Islamic State: Germany Struggles to Deal with Returning Fighters
Hundreds of radical Islamists from Germany have headed to Syria and Iraq to fight for Islamic State. Many have since returned home. Now the country's court system is gearing up for the coming legal battles -- and facing myriad challenges.
The players at TuS Makkabit Frankfurt remember Kreshnik B. as a reliable defender. As a member of the Jewish football club's youth B-team, he kept opposing players away from his goal and even shot a few of his own. Kreshnik B., who is Muslim, happily wore the blue jersey of the team, despite it being decorated with Hebraic lettering and the Star of David. "He was proud to take the field with the star," club leader Alon Meyer recalls.
The five months that Kreshnik B., now 20, spent in Syria fighting for Islamic State are now the subject of a case which began in Frankfurt on Monday. He stands accused of membership in a terrorist organization and of "preparing a serious act of violent subversion."
His trial marks the first time that a presumed Islamic State fighter has appeared in front of a German court. It won't be the last. The number of jihadists who have left the country for Syria along with the number of Islamic State's supporters in Germany is already much higher than it ever was during the Afghanistan conflict. Currently, there are around 140 investigations under way in Germany against Islamic State fighters or their supporters. And the number is climbing. Federal state prosecutors have taken on 33 cases involving more than 60 suspects, but the flood of cases has begun clogging up dockets across the country.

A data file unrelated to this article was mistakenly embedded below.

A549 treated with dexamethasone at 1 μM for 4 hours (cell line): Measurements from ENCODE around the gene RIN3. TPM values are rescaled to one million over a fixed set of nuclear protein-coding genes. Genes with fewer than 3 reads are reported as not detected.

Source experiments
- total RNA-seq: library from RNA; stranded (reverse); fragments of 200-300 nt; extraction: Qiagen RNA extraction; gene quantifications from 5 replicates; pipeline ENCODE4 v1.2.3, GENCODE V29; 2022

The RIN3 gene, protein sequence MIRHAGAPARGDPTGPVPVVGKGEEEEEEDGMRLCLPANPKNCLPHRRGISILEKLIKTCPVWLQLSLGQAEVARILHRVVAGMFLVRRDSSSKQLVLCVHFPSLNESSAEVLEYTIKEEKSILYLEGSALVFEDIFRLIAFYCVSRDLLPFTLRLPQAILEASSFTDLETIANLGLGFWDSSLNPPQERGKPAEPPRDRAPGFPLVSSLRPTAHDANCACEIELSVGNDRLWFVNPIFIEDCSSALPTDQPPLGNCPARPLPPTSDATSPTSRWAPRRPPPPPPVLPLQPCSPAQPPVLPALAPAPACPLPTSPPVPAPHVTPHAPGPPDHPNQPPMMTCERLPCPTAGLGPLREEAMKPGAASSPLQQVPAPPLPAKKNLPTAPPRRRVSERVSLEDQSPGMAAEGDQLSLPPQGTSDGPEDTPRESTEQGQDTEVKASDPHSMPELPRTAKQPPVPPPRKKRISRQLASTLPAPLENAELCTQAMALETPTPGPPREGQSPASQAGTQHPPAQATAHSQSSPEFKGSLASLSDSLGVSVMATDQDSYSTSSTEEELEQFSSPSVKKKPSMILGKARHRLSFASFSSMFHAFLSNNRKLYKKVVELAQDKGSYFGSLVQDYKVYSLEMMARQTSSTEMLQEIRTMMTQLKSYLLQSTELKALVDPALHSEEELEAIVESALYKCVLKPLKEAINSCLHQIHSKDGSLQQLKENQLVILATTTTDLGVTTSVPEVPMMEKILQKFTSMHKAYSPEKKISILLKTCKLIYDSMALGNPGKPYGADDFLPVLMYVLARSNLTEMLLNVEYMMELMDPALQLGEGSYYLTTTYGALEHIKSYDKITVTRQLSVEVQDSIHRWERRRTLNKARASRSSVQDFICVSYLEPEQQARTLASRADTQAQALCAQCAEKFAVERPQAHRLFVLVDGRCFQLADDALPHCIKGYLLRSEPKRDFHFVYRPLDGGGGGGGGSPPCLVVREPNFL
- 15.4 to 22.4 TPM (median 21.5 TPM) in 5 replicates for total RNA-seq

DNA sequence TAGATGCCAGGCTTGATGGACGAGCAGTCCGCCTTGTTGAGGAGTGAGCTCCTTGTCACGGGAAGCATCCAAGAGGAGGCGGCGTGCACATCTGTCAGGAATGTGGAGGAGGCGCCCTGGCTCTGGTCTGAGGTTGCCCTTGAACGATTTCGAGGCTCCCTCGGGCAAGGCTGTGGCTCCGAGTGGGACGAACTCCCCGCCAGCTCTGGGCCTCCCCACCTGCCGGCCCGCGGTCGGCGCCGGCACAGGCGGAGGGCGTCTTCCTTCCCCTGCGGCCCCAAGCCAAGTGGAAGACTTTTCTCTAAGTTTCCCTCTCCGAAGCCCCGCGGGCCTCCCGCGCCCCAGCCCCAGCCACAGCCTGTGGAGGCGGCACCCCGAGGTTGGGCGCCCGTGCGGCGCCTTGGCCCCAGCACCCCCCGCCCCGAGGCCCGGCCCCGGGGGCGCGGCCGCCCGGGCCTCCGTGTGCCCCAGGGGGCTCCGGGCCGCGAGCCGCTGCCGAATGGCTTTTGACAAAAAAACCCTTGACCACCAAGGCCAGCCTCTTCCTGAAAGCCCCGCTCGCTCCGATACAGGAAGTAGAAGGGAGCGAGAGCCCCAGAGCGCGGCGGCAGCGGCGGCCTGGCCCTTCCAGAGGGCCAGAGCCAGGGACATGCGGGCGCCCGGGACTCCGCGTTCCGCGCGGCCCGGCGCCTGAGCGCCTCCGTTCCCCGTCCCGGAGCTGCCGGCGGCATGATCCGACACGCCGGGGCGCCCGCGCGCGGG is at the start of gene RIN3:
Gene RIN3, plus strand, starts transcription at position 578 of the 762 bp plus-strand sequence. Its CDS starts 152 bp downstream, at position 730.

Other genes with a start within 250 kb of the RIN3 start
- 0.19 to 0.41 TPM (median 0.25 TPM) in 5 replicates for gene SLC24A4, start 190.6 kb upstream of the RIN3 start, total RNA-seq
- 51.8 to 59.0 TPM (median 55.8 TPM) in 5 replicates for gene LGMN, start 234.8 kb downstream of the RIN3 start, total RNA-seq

Politicians have also begun considering ways to stop the jihadists and their increasingly bold propaganda promoting the "holy war." Last Friday, German Interior Minister Thomas de Maizière made any form of support for Islamic State illegal and an association of state working groups under the leadership of the Hesse Interior Ministry is currently looking into ways of preventing young Muslims from sliding into the militant Islamist scene in the first place. The aim is to combat the consistently rising number of young Muslims joining the jihad.
'Tell Mom She Shouldn't Be Frightened'
In many ways, Kreshnik B., the son of refugees from Kosovo, is a typical representative of jihad Made in Germany. The indictment claims that he boarded an Istanbul-bound bus in Frankfurt with six others in 2013. From there, they continued on to Syria.
"I really don't care which group I end up fighting for," Kreshnik wrote to his sister during the journey. "The most important thing is that I fight for Sharia and that I can do many deeds to serve God." As fate would have it, he ended up joining Islamic State near the Syrian city of Aleppo.
Other extremist groups refused to accept the inexperienced men from the West, most of whom were unable to speak Arabic. But Islamic State took almost all of them, as cannon fodder, suicide bombers or, should it become necessary, hostages for ransom money.